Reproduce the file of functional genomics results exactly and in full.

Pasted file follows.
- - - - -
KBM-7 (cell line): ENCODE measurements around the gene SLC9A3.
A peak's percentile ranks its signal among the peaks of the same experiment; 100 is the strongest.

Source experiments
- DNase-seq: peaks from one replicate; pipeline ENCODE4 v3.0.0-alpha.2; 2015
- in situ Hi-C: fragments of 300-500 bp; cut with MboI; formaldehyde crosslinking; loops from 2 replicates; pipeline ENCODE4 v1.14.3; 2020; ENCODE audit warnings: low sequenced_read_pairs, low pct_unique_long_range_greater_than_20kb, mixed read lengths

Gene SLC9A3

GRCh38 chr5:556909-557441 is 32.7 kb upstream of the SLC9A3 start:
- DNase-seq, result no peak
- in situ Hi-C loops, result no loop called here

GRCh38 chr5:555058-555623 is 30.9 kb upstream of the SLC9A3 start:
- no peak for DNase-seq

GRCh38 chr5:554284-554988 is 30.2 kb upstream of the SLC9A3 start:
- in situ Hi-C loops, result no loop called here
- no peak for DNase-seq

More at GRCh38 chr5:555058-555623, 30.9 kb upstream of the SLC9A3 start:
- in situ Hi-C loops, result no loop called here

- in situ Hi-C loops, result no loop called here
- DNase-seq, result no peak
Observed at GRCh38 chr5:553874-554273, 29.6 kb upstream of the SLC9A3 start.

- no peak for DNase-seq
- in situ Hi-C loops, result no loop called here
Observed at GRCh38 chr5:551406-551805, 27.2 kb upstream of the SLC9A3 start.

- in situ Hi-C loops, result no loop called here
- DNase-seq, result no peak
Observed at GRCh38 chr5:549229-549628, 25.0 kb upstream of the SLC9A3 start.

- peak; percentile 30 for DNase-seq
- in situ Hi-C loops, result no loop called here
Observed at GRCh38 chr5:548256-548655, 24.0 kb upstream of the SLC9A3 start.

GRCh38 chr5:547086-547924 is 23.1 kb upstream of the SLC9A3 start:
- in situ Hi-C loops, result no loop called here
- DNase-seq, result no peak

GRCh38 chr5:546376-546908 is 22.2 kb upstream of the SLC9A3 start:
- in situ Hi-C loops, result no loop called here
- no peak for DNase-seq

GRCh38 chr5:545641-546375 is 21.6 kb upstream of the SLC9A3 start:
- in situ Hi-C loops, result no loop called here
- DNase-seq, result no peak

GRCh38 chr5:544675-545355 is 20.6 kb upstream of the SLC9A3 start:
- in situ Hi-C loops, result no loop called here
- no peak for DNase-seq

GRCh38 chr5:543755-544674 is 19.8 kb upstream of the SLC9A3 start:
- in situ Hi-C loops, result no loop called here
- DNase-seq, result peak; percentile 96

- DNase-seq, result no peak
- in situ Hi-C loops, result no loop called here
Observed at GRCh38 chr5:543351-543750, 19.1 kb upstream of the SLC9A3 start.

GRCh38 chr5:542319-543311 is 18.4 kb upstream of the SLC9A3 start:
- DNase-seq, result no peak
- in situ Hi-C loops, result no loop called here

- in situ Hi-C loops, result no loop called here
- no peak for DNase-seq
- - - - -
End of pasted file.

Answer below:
KBM-7 (cell line): ENCODE measurements around the gene SLC9A3.
A peak's percentile ranks its signal among the peaks of the same experiment; 100 is the strongest.

Source experiments
- DNase-seq: peaks from one replicate; pipeline ENCODE4 v3.0.0-alpha.2; 2015
- in situ Hi-C: fragments of 300-500 bp; cut with MboI; formaldehyde crosslinking; loops from 2 replicates; pipeline ENCODE4 v1.14.3; 2020; ENCODE audit warnings: low sequenced_read_pairs, low pct_unique_long_range_greater_than_20kb, mixed read lengths

Gene SLC9A3

GRCh38 chr5:556909-557441 is 32.7 kb upstream of the SLC9A3 start:
- DNase-seq, result no peak
- in situ Hi-C loops, result no loop called here

GRCh38 chr5:555058-555623 is 30.9 kb upstream of the SLC9A3 start:
- no peak for DNase-seq

GRCh38 chr5:554284-554988 is 30.2 kb upstream of the SLC9A3 start:
- in situ Hi-C loops, result no loop called here
- no peak for DNase-seq

More at GRCh38 chr5:555058-555623, 30.9 kb upstream of the SLC9A3 start:
- in situ Hi-C loops, result no loop called here

- in situ Hi-C loops, result no loop called here
- DNase-seq, result no peak
Observed at GRCh38 chr5:553874-554273, 29.6 kb upstream of the SLC9A3 start.

- no peak for DNase-seq
- in situ Hi-C loops, result no loop called here
Observed at GRCh38 chr5:551406-551805, 27.2 kb upstream of the SLC9A3 start.

- in situ Hi-C loops, result no loop called here
- DNase-seq, result no peak
Observed at GRCh38 chr5:549229-549628, 25.0 kb upstream of the SLC9A3 start.

- peak; percentile 30 for DNase-seq
- in situ Hi-C loops, result no loop called here
Observed at GRCh38 chr5:548256-548655, 24.0 kb upstream of the SLC9A3 start.

GRCh38 chr5:547086-547924 is 23.1 kb upstream of the SLC9A3 start:
- in situ Hi-C loops, result no loop called here
- DNase-seq, result no peak

GRCh38 chr5:546376-546908 is 22.2 kb upstream of the SLC9A3 start:
- in situ Hi-C loops, result no loop called here
- no peak for DNase-seq

GRCh38 chr5:545641-546375 is 21.6 kb upstream of the SLC9A3 start:
- in situ Hi-C loops, result no loop called here
- DNase-seq, result no peak

GRCh38 chr5:544675-545355 is 20.6 kb upstream of the SLC9A3 start:
- in situ Hi-C loops, result no loop called here
- no peak for DNase-seq

GRCh38 chr5:543755-544674 is 19.8 kb upstream of the SLC9A3 start:
- in situ Hi-C loops, result no loop called here
- DNase-seq, result peak; percentile 96

- DNase-seq, result no peak
- in situ Hi-C loops, result no loop called here
Observed at GRCh38 chr5:543351-543750, 19.1 kb upstream of the SLC9A3 start.

GRCh38 chr5:542319-543311 is 18.4 kb upstream of the SLC9A3 start:
- DNase-seq, result no peak
- in situ Hi-C loops, result no loop called here

- in situ Hi-C loops, result no loop called here
- no peak for DNase-seq